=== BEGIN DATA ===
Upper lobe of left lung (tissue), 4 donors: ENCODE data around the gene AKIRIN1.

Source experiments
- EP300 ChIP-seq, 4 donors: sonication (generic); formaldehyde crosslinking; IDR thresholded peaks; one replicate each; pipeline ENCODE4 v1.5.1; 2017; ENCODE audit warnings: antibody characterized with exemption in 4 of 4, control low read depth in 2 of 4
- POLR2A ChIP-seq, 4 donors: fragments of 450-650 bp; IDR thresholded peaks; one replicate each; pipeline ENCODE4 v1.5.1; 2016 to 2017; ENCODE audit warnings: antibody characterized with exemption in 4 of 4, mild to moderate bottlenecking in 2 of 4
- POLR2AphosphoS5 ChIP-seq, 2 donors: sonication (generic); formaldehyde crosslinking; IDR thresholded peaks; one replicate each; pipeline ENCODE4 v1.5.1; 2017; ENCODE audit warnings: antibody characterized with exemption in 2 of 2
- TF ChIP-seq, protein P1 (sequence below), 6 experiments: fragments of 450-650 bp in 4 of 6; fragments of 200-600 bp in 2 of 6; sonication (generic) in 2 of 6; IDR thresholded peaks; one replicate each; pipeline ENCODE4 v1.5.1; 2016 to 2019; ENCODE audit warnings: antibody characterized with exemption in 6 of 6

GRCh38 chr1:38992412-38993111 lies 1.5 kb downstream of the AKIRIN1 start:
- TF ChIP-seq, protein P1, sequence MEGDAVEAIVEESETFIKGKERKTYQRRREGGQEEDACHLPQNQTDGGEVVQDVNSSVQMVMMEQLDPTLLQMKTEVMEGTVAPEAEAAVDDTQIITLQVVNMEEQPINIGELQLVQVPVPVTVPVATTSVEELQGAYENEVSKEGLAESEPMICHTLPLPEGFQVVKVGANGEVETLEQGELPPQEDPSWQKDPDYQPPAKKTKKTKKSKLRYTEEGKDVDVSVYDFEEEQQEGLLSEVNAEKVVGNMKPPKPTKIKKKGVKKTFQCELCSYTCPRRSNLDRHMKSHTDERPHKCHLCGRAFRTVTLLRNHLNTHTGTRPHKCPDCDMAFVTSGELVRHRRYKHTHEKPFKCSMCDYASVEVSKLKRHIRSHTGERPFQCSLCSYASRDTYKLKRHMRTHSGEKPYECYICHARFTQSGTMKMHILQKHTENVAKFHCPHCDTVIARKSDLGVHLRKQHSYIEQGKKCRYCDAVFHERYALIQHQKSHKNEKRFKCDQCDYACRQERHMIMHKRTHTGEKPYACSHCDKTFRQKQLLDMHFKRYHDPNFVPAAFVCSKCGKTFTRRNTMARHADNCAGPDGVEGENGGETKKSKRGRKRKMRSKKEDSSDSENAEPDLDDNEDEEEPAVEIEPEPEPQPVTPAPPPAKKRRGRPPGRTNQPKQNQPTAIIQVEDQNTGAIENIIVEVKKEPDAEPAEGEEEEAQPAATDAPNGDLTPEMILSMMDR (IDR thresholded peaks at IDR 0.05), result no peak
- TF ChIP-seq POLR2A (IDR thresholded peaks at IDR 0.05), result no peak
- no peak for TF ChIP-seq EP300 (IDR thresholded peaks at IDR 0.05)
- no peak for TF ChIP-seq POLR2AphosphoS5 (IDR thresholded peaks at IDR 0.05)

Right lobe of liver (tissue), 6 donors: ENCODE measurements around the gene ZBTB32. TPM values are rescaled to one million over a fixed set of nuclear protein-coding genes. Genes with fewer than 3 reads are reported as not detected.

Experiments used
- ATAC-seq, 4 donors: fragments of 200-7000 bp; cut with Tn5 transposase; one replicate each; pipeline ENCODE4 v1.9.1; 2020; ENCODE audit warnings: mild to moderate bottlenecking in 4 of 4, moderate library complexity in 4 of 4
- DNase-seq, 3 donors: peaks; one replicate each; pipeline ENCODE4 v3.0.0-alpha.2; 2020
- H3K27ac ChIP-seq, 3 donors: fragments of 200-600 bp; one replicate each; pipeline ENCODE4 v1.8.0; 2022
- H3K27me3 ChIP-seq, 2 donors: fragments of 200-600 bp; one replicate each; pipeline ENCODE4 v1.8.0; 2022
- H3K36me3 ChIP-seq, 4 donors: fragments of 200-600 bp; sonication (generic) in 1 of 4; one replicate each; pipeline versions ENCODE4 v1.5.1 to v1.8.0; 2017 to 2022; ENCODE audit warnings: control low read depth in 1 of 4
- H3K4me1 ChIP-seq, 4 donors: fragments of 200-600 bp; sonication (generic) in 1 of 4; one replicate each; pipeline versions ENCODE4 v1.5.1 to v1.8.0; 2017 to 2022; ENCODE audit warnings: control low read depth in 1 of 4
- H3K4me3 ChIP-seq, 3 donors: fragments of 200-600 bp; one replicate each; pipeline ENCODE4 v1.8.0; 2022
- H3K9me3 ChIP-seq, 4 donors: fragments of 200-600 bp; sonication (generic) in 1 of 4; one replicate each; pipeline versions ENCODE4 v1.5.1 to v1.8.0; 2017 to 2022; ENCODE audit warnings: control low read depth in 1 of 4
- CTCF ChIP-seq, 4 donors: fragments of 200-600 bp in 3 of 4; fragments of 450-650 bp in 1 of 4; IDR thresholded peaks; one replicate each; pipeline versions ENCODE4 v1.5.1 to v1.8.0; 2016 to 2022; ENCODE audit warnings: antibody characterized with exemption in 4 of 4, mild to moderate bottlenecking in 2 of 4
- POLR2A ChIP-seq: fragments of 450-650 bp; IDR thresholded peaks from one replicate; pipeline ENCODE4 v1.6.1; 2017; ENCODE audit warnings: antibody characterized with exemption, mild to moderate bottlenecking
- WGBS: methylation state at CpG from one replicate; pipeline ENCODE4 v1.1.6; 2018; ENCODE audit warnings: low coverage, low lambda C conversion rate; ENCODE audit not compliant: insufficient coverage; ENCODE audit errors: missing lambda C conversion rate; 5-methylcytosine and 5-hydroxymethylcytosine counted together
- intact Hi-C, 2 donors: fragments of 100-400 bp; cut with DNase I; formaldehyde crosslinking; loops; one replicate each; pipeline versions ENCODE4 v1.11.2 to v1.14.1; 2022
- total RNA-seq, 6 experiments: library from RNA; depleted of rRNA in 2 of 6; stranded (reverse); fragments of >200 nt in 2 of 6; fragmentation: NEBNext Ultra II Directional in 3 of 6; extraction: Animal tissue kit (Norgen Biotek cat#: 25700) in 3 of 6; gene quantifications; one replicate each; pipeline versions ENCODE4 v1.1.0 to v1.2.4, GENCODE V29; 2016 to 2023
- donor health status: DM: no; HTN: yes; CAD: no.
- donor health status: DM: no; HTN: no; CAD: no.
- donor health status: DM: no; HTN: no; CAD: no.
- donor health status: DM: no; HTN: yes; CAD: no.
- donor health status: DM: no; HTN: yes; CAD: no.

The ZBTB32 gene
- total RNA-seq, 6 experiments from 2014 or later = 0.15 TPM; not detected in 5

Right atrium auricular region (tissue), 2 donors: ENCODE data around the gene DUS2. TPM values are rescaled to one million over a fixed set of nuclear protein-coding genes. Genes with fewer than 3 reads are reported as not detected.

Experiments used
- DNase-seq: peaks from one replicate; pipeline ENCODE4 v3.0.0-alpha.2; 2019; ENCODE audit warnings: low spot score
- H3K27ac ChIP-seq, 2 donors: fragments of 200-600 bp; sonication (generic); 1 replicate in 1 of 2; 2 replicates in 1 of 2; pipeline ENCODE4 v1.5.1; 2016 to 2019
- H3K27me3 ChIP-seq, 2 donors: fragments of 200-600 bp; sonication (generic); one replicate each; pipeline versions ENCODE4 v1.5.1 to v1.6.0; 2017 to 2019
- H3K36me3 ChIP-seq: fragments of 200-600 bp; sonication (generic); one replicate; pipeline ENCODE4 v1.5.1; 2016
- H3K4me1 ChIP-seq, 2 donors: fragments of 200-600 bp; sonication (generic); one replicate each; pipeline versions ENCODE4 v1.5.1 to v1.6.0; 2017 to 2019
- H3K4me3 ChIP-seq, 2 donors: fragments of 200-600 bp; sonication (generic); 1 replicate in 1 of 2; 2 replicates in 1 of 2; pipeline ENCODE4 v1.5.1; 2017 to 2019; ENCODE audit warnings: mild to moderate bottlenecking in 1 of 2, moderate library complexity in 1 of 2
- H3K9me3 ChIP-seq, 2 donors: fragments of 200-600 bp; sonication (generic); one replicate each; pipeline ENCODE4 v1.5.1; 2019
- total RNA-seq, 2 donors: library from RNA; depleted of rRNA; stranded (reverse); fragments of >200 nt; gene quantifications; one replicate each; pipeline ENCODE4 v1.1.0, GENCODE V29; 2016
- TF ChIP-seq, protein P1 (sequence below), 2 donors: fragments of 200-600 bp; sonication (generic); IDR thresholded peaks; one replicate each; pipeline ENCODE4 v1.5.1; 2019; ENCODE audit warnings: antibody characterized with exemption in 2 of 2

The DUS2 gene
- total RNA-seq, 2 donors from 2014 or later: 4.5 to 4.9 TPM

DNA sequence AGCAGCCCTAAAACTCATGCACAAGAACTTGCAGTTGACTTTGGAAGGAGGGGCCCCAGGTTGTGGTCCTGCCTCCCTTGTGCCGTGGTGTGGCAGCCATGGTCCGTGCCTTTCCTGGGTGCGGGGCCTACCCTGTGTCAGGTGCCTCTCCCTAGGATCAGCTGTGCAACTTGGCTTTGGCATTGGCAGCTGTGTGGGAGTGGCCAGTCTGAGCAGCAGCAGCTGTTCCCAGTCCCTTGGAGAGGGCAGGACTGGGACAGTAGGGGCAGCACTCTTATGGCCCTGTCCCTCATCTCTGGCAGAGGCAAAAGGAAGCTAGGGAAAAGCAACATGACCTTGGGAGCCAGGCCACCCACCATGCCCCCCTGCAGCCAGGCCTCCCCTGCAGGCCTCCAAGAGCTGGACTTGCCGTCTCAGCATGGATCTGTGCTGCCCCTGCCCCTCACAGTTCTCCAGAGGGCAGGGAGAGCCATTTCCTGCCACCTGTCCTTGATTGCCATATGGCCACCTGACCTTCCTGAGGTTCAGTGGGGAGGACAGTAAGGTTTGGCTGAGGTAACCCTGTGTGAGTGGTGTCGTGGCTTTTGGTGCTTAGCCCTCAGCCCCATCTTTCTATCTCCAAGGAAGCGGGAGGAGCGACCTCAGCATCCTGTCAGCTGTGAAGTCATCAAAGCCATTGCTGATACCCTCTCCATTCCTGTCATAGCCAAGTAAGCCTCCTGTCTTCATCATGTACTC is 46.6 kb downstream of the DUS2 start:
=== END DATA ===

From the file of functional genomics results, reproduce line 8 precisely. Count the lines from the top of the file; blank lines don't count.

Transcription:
- TF ChIP-seq, protein P1, sequence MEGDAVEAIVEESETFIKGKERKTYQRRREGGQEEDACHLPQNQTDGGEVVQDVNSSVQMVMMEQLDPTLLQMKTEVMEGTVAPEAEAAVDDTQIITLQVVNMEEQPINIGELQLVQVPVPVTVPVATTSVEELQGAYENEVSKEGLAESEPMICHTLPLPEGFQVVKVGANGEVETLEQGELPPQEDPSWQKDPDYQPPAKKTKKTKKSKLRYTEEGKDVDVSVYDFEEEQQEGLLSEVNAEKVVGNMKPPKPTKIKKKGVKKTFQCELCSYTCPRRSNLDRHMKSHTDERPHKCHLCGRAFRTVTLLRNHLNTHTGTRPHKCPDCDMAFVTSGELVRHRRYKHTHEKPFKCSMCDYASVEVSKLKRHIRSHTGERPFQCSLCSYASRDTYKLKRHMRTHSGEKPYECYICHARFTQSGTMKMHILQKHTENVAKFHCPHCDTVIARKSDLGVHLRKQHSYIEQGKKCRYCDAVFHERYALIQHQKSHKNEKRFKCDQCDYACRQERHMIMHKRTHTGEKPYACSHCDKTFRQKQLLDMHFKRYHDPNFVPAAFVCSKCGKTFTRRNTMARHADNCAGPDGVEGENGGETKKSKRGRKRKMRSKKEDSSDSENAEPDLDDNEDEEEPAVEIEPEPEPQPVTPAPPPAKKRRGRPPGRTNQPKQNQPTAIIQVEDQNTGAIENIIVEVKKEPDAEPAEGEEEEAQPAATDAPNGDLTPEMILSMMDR (IDR thresholded peaks at IDR 0.05), result no peak